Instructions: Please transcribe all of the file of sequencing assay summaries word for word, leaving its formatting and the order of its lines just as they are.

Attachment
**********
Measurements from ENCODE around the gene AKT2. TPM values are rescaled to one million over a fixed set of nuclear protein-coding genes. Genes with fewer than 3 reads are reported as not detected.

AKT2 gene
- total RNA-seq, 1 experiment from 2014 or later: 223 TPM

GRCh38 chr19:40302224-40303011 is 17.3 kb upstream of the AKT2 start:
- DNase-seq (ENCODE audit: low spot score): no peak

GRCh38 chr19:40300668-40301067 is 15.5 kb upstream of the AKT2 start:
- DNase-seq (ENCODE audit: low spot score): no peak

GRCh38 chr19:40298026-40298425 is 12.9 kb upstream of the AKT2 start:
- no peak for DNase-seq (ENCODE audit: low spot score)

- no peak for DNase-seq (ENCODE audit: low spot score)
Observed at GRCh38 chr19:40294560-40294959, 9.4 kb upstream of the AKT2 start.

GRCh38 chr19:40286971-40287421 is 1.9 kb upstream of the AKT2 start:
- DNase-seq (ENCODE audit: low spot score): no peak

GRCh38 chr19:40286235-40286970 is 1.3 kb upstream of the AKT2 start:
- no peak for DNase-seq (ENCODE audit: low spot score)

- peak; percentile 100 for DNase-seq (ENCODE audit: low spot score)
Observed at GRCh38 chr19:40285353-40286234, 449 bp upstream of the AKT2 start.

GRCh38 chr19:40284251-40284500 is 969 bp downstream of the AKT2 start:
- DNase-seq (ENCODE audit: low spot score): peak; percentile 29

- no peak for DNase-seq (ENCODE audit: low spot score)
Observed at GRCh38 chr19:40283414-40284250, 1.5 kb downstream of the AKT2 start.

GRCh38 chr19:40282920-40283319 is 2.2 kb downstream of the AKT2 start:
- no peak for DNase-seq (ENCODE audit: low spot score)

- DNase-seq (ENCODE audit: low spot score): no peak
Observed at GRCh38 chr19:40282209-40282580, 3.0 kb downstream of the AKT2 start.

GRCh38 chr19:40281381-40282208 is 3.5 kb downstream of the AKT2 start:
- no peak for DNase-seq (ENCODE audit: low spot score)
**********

Measurements from ENCODE around the gene AKT2. TPM values are rescaled to one million over a fixed set of nuclear protein-coding genes. Genes with fewer than 3 reads are reported as not detected.

AKT2 gene
- total RNA-seq, 1 experiment from 2014 or later: 223 TPM

GRCh38 chr19:40302224-40303011 is 17.3 kb upstream of the AKT2 start:
- DNase-seq (ENCODE audit: low spot score): no peak

GRCh38 chr19:40300668-40301067 is 15.5 kb upstream of the AKT2 start:
- DNase-seq (ENCODE audit: low spot score): no peak

GRCh38 chr19:40298026-40298425 is 12.9 kb upstream of the AKT2 start:
- no peak for DNase-seq (ENCODE audit: low spot score)

- no peak for DNase-seq (ENCODE audit: low spot score)
Observed at GRCh38 chr19:40294560-40294959, 9.4 kb upstream of the AKT2 start.

GRCh38 chr19:40286971-40287421 is 1.9 kb upstream of the AKT2 start:
- DNase-seq (ENCODE audit: low spot score): no peak

GRCh38 chr19:40286235-40286970 is 1.3 kb upstream of the AKT2 start:
- no peak for DNase-seq (ENCODE audit: low spot score)

- peak; percentile 100 for DNase-seq (ENCODE audit: low spot score)
Observed at GRCh38 chr19:40285353-40286234, 449 bp upstream of the AKT2 start.

GRCh38 chr19:40284251-40284500 is 969 bp downstream of the AKT2 start:
- DNase-seq (ENCODE audit: low spot score): peak; percentile 29

- no peak for DNase-seq (ENCODE audit: low spot score)
Observed at GRCh38 chr19:40283414-40284250, 1.5 kb downstream of the AKT2 start.

GRCh38 chr19:40282920-40283319 is 2.2 kb downstream of the AKT2 start:
- no peak for DNase-seq (ENCODE audit: low spot score)

- DNase-seq (ENCODE audit: low spot score): no peak
Observed at GRCh38 chr19:40282209-40282580, 3.0 kb downstream of the AKT2 start.

GRCh38 chr19:40281381-40282208 is 3.5 kb downstream of the AKT2 start:
- no peak for DNase-seq (ENCODE audit: low spot score)